PBOT conducted extensive outreach to the neighborhood to better understand community needs and preferences.
Why is PBOT undertaking this project now?
Preventative maintenance paving on N Rosa Parks Way to increase the street's longevity offered an immediate opportunity to review existing operations and safety of the street.
Have changes to N Rosa Parks been discussed with the community?
Yes, PBOT has attended several neighborhood association and community meetings, including the Arbor Lodge Neighborhood Association monthly meeting, the Piedmont Neighborhood Association board meeting, the North Portland Land Use Group monthly meeting, and others.In addition, PBOT has directly notified all impacted residents along the street with the proposed design. Staff is actively seeking input from the community.
Is there a safety issue on N Rosa Parks?
Yes, In the last 10 years of data (2006-2015) 11 people bicycling, three people walking, and five people driving have been injured or died while traveling the corridor. Of those 11 people injured bicycling, nine occurred from N Willamette to N Interstate. From 2016 to present, two separate recorded crashes resulted in a fatality and serious injury at the intersection at N Delaware Ave. Those crashes are not included in the data from 2006-2015 cited above.
Also, speeds are too high. The current posed speed limit is 30 mph. Based on a 2013 traffic study at N Curtis Ave, most vehicles travel around 32 mph on N Rosa Parks. Considering that people are driving from or towards a sharp turn at N Willamette, the speeds are particularly high. A 2008 traffic study at N Omaha recorded speed at 38 mph.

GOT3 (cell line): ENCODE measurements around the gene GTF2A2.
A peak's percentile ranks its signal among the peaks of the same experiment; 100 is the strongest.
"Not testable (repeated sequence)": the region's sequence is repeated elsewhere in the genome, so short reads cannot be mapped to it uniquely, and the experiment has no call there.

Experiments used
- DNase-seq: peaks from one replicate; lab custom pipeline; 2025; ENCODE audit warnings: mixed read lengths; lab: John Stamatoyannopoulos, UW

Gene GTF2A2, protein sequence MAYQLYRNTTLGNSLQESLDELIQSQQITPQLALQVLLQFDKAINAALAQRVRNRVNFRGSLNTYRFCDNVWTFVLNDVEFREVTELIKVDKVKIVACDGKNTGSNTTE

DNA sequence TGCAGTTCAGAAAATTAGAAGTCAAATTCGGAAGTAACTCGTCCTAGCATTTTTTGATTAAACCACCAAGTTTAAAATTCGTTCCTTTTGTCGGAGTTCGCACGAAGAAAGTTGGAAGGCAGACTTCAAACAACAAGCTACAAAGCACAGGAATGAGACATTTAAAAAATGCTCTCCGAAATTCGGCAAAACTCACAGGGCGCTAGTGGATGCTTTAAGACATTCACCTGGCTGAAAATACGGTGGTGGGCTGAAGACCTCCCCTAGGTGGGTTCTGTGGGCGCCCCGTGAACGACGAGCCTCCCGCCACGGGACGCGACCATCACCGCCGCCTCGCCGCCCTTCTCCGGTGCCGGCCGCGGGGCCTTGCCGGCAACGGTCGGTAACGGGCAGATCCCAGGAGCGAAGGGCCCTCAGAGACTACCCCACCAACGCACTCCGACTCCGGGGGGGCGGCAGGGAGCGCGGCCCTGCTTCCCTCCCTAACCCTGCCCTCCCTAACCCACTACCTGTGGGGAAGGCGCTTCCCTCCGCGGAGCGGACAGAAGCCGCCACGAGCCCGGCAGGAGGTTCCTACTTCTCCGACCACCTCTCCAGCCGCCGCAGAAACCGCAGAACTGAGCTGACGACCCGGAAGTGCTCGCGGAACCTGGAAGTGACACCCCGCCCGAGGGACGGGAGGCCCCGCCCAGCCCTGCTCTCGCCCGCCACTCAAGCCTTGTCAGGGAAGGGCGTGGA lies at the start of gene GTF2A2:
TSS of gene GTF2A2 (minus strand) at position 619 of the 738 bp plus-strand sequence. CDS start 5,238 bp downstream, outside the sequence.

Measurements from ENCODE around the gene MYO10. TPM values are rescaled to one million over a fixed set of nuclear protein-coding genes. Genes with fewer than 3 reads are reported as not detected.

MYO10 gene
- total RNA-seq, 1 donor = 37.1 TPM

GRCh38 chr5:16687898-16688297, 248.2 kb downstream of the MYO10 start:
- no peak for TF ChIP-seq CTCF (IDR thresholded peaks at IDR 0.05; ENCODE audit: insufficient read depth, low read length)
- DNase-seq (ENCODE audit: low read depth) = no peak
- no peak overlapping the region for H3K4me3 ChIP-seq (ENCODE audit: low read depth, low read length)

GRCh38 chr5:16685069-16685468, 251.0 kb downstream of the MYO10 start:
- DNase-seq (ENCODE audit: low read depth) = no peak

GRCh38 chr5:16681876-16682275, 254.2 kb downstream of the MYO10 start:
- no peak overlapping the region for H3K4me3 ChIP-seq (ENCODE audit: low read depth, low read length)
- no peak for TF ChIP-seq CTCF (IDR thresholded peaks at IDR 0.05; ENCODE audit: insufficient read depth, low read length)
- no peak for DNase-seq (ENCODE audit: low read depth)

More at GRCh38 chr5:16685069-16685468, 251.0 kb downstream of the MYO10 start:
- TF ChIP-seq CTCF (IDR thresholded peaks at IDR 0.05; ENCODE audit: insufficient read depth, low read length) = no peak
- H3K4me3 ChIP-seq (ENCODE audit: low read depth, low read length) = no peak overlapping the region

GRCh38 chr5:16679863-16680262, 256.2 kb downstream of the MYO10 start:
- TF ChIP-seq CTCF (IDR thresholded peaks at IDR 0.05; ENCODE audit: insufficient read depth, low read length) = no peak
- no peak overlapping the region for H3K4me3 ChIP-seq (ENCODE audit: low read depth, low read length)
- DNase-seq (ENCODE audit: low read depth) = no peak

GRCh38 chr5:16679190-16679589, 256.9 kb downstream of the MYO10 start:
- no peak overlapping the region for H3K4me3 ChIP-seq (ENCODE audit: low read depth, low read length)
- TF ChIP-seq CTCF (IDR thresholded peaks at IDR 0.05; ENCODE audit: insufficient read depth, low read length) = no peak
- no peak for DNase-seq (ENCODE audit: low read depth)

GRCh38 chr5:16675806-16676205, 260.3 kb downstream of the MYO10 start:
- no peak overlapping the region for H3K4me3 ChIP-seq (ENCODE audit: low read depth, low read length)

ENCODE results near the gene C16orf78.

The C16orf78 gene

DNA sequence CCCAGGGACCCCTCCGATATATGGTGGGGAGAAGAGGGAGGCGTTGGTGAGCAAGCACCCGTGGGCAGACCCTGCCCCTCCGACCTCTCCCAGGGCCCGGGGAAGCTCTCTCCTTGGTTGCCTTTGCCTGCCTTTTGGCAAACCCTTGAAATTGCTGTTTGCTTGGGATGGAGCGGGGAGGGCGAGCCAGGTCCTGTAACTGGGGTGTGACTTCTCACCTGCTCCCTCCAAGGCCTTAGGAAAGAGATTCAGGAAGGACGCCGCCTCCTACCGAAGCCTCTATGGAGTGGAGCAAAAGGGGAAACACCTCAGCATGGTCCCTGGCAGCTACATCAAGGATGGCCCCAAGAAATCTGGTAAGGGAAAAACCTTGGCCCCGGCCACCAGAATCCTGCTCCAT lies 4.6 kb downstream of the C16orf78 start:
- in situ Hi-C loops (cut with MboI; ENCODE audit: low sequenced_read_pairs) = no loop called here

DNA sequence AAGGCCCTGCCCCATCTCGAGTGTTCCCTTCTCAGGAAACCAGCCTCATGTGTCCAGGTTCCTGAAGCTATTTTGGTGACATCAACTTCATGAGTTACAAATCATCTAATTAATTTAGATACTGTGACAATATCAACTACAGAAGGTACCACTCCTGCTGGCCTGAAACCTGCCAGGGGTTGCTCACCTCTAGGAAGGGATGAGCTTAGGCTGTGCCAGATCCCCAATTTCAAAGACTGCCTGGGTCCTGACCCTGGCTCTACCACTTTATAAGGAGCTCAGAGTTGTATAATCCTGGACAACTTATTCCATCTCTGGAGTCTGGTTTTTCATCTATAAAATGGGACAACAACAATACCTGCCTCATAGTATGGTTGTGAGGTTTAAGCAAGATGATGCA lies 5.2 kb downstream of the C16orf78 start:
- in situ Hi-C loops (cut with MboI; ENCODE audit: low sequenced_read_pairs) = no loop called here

What are the project's benefits?
The project will make it safer and more comfortable for people to bike, walk, and access transit on a crucial corridor in North Portland. The proposed design includes much needed pedestrian crossing improvements and improved transit access at N Albina and N Rosa Parks. The proposal also includes a physically separated bicycle lane to provide safe, more comfortable bicycle facilities. The project will provide safer and more comfortable pedestrian, transit, and bike facilities that will better serve existing users and hopefully attract more people to walk and ride the bus and bicycles.
Who benefits from protected bike lanes?
All transportation system users benefit from protected bike lanes. Several studies have demonstrated that protected bike lanes improve safety for people walking and driving, as well as bicycling.
New York City's protected bike lane on 9th Avenue led to a 56 percent reduction in injuries to all street users, including a 57 percent reduction in injuries to people on bikes and a 29 percent reduction in injuries to people walking, as well as an 84 percent reduction in sidewalk bicycle riding. NYC DOT, 2012 - Measuring the Street